The rule by which the holder of a cheque has no direct recourse against the banker who dishonours it, holds good even where the banker has before issue marked the cheque as good for the amount, such marking not amounting to an acceptance by the banker. As between banker and banker, however, such marking or certifying probably amounts to a binding representation that the cheque will be paid, and, if done by request of the drawer, the latter cannot subsequently revoke the authority to pay. In certain circumstances, marking at the instance of the person presenting the cheque for payment may amount to an undertaking by the banker to hold the money for his benefit (In re Beaumont [1902], 1 Ch. p. 895).

A banker either paying or collecting money on a cheque to which the person tendering it for payment or collection has no title or a defective title is prima facie liable to the true owner for conversion or money had and received, notwithstanding he acted in perfect good faith and derived no benefit from the operation. Payment of an open cheque, payable to bearer either originally or by endorsement, is, however, in all cases a good payment and discharge (Charles v. Blackwell, 2 C.P.D. at p. 158). Limited protection in other cases has been extended by legislation to the banker with regard to both payment and collection of cheques, usually on the principle of counterbalancing some particular risk imposed on him by enactments primarily designed to safeguard the public.

By sec. 19 of the Stamp Act 1853, the banker paying a draft or order payable to order on demand, drawn upon him, was relieved from liability in the event of the endorsement having been forged or unauthorized. This enactment was not repealed by the Bills of Exchange Act 1882, and, in London City & Midland Bank v. Gordon (1903), A.C. 240, was held to cover the case of drafts drawn by a branch of a bank on its head office. Sec. 60 of the Bills of Exchange Act 1882 extends like protection to the banker in the case of cheques, the definition of which therein as "bills drawn on a banker payable on demand" debars drafts of the above-mentioned description. Such definition, involving the unconditional character of the instrument, also precludes from the protection of this section the documents now frequently issued by corporations and others, which direct bankers to make payments on a specific attached receipt being duly signed (London City & Midland Bank v. Gordon). Sec. 17 of the Revenue Act 1883, however, applies to these documents the crossed cheques sections of the Bills of Exchange Act 1882 (see Bavius, Jr., & Sims v.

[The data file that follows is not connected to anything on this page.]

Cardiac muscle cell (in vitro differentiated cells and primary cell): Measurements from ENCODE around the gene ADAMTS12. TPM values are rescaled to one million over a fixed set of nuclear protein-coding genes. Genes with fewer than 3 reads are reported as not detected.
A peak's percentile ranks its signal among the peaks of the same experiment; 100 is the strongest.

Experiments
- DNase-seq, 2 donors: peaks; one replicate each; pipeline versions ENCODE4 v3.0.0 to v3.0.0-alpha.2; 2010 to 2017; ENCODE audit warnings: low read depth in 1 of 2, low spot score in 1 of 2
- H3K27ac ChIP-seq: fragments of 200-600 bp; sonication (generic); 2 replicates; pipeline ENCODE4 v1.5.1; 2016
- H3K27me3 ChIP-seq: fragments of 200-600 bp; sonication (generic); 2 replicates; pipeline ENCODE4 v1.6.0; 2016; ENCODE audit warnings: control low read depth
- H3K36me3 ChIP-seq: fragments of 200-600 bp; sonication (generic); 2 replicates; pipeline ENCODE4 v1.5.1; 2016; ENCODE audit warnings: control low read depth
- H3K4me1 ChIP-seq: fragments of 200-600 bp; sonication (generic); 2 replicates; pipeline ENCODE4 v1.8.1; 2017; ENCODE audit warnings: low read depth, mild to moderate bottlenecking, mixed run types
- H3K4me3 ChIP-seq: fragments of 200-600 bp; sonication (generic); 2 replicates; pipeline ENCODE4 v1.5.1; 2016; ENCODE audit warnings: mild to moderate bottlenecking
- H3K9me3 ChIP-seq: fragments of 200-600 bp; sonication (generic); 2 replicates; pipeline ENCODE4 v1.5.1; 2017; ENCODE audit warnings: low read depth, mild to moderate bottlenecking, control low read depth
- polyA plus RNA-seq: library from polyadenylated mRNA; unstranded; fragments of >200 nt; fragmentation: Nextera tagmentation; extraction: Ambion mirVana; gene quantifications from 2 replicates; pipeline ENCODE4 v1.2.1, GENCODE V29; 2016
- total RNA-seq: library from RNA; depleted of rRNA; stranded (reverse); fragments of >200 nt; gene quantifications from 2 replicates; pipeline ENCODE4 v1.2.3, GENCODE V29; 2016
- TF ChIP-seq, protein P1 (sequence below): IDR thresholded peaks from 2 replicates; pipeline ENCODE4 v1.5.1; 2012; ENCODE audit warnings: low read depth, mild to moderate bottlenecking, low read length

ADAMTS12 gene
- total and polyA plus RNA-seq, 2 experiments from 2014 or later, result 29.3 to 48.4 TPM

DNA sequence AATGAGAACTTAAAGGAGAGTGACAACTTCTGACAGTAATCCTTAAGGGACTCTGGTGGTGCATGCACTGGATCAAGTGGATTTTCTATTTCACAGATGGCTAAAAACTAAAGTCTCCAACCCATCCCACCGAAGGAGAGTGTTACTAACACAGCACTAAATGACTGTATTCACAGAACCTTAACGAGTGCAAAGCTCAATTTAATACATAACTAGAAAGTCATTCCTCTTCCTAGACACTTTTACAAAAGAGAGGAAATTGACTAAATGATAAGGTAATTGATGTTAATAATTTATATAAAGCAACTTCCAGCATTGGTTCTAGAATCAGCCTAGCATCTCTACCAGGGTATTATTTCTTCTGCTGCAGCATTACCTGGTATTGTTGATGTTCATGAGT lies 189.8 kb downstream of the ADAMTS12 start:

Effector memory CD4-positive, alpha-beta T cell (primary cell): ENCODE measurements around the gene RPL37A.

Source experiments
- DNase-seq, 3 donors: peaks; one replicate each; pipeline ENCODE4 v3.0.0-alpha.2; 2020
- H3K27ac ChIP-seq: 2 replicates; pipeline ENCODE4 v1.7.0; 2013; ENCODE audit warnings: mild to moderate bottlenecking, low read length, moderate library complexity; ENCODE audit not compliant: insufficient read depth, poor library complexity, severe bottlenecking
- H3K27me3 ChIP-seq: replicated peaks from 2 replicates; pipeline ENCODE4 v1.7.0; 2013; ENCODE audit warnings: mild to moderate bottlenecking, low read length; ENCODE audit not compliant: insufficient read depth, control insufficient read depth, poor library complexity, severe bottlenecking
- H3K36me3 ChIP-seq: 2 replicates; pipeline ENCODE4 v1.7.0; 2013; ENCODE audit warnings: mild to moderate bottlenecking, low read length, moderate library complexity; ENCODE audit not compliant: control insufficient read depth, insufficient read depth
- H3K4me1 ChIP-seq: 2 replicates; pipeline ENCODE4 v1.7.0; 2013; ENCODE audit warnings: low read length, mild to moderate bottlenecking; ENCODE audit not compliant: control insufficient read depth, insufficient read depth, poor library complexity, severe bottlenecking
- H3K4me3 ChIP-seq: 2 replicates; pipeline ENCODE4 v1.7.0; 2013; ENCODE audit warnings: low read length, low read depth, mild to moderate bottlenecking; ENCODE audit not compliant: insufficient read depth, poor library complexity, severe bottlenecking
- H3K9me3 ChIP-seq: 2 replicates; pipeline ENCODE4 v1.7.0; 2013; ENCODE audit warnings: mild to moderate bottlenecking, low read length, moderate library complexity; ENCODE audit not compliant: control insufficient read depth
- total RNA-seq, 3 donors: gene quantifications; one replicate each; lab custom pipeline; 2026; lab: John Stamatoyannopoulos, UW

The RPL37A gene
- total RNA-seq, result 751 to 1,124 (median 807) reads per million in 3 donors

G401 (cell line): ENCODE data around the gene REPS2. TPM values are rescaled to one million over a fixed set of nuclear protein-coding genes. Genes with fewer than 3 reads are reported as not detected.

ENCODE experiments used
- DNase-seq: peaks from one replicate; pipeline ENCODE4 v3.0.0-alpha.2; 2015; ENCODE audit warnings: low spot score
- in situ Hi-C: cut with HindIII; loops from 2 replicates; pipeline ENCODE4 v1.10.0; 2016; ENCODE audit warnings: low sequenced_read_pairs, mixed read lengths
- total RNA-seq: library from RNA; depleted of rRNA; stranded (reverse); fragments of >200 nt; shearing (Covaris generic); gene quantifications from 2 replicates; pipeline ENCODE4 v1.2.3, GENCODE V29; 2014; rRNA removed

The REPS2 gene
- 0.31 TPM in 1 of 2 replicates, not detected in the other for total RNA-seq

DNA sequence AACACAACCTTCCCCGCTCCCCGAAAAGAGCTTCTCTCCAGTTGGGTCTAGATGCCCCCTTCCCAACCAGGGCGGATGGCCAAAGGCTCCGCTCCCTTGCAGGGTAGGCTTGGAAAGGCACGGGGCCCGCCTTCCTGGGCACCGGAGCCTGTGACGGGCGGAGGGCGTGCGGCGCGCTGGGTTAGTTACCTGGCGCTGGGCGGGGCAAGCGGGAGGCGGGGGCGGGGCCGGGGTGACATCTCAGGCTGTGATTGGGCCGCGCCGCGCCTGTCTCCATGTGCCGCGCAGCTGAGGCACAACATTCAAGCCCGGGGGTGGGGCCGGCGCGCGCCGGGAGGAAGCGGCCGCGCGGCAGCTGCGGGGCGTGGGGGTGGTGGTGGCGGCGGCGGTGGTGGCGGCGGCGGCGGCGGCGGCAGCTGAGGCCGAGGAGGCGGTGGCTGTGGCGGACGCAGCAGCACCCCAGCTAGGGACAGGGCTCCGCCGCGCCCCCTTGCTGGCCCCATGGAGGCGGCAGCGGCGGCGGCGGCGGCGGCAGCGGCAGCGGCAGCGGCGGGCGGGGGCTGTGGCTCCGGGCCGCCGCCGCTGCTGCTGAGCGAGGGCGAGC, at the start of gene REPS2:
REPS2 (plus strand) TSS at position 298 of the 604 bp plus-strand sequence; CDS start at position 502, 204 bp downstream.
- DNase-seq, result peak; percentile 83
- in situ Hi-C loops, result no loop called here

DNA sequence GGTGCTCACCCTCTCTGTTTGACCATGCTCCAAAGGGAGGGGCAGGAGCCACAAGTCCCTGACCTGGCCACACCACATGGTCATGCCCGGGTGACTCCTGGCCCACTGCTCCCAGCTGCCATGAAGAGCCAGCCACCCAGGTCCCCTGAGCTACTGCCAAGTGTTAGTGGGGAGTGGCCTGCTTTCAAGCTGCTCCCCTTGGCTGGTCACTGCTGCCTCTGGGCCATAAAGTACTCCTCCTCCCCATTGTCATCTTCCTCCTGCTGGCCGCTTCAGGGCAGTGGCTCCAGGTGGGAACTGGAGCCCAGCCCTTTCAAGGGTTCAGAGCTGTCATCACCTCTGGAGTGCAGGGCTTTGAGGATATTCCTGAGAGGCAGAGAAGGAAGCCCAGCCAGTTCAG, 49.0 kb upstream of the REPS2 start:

London & South-Western Bank [1900], 1 Q.B. 270), while denying them the position of negotiable instruments, and a banker paying one of them crossed, in accordance with the crossing and in the absence of any indication of its having been transferred, could probably claim immunity under sec. 80. The Bills of Exchange Act 1882 contains no direct prohibition against a banker paying a crossed cheque otherwise than in accordance with the crossing, but if he do so he is liable to the true owner for any loss suffered by him in consequence of such payment (sec. 79), and is probably unable to charge his customer with the amount. A banker paying a crossed cheque in accordance with its ostensible tenor obtains protection under sec. 80 and the proviso to sec. 79. Questions have arisen as to the bearing of the crossed cheques sections when a crossed cheque drawn on one branch of a bank is paid in for collection by a customer at another branch; but the transaction is so obviously a legitimate and necessary one that either by the collecting branch may be regarded as a separate bank for this purpose, or sec. 79 may be ignored as inapplicable (Gordon v.